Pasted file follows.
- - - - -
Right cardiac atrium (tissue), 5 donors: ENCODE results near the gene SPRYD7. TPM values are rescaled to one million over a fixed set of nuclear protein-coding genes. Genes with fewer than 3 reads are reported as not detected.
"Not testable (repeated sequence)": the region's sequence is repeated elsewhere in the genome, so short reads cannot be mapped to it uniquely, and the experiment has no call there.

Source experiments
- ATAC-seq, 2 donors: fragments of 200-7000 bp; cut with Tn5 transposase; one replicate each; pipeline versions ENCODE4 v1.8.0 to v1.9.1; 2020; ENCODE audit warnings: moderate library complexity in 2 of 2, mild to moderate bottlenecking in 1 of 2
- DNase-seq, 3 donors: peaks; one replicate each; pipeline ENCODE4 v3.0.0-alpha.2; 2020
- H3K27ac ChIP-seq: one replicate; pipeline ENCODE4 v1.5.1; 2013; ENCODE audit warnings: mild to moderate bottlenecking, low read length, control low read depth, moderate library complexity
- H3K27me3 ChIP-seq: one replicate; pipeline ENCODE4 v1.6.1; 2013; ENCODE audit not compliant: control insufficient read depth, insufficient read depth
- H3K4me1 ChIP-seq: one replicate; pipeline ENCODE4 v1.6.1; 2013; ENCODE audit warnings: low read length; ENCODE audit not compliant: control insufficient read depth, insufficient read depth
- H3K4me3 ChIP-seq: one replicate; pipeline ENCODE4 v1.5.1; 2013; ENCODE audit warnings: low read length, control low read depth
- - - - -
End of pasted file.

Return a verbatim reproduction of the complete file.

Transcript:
Right cardiac atrium (tissue), 5 donors: ENCODE results near the gene SPRYD7. TPM values are rescaled to one million over a fixed set of nuclear protein-coding genes. Genes with fewer than 3 reads are reported as not detected.
"Not testable (repeated sequence)": the region's sequence is repeated elsewhere in the genome, so short reads cannot be mapped to it uniquely, and the experiment has no call there.

Source experiments
- ATAC-seq, 2 donors: fragments of 200-7000 bp; cut with Tn5 transposase; one replicate each; pipeline versions ENCODE4 v1.8.0 to v1.9.1; 2020; ENCODE audit warnings: moderate library complexity in 2 of 2, mild to moderate bottlenecking in 1 of 2
- DNase-seq, 3 donors: peaks; one replicate each; pipeline ENCODE4 v3.0.0-alpha.2; 2020
- H3K27ac ChIP-seq: one replicate; pipeline ENCODE4 v1.5.1; 2013; ENCODE audit warnings: mild to moderate bottlenecking, low read length, control low read depth, moderate library complexity
- H3K27me3 ChIP-seq: one replicate; pipeline ENCODE4 v1.6.1; 2013; ENCODE audit not compliant: control insufficient read depth, insufficient read depth
- H3K4me1 ChIP-seq: one replicate; pipeline ENCODE4 v1.6.1; 2013; ENCODE audit warnings: low read length; ENCODE audit not compliant: control insufficient read depth, insufficient read depth
- H3K4me3 ChIP-seq: one replicate; pipeline ENCODE4 v1.5.1; 2013; ENCODE audit warnings: low read length, control low read depth